Bitcoin Difficulty Never Went Up Right After Halving – Until Now

Transaction fees still make up about 45% of total block rewards in the past 24 hours.

Bitcoin’s mining difficulty has posted a notable increase right after a halving event for the first time ever.

The network’s mining competitiveness jumped up by 2% at block height 840,672 on Wednesday, the first adjustment since the fourth bitcoin halving on April 20.

Intuitively, bitcoin’s halving means the reduction of block subsidies and hence would cause the mining profitability to decline sharply to a point where some miner operators would unplug their equipment.

For instance, bitcoin’s mining difficulty went down two times in a row right after the first and third halving events in 2012 and 2020, respectively. While the difficulty after the second halving remained flat with a negligible increase of 0.04%, the following adjustment saw a sharper decline of 5.43%.

However, bitcoin’s seven-day average hashrate has steadily climbed up before the fourth halving. It dropped from a peak of 655 EH/s to 621 EH/s over the three days after halving but has bounced back since then to 640 EH/s.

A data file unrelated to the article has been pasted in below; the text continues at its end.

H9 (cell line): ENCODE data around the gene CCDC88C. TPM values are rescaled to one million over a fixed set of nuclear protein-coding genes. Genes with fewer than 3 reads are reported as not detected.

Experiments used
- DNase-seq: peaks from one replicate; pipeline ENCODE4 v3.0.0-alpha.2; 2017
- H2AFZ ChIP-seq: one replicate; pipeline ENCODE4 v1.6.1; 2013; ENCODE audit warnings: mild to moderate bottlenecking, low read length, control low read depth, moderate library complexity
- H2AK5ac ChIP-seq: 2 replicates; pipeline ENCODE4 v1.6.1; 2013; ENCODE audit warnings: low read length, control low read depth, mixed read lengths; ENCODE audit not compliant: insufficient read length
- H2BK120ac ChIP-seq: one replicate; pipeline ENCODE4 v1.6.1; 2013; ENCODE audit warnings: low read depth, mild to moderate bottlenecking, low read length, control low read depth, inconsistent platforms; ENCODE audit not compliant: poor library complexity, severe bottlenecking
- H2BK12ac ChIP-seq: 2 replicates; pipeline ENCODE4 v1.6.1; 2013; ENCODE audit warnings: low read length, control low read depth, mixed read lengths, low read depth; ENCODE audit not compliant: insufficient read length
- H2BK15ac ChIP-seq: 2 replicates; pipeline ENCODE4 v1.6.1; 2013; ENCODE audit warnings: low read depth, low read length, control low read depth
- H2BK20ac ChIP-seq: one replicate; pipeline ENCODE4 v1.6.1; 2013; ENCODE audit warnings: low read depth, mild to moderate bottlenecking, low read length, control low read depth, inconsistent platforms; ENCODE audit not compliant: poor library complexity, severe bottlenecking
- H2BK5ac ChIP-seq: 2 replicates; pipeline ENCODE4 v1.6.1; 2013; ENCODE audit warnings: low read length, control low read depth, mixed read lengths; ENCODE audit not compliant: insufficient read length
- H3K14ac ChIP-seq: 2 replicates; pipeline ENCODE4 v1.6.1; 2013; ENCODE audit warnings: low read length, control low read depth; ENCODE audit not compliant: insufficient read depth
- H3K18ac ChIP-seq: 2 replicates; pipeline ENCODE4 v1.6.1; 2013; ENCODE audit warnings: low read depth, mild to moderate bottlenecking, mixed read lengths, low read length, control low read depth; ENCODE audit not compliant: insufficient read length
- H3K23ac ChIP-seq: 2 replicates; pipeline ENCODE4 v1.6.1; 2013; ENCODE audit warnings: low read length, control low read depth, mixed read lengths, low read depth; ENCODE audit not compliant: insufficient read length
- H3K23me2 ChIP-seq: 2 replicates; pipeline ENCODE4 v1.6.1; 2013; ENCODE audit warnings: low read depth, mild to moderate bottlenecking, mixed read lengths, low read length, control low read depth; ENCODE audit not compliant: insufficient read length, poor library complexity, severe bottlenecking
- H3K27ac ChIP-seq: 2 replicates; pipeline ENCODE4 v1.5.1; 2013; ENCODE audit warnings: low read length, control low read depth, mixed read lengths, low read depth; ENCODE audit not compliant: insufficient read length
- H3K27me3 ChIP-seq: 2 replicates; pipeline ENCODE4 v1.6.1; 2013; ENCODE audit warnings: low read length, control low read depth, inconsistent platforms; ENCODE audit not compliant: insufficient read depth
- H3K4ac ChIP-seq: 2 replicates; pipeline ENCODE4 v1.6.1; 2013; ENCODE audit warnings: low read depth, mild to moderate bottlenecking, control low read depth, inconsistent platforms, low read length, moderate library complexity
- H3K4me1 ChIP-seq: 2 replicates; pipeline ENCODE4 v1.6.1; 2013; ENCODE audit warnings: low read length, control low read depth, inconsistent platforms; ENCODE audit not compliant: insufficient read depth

As previously reported, bitcoin’s hashprice soared to two-year highs in an unprecedented move after the fourth halving thanks to surging transaction fees elevated by token creation activities on the Rune Protocol.

While transaction fees have come down significantly over the past few days, they still make up about 45% of the block rewards in the past 24 hours.

Bitcoin’s hashprice has had a wide swing since Saturday, reaching $180/PH/s before plunging to $75/PH/s and then bouncing back to $92/PH/s, which is only about 10% off from its pre-halving levels.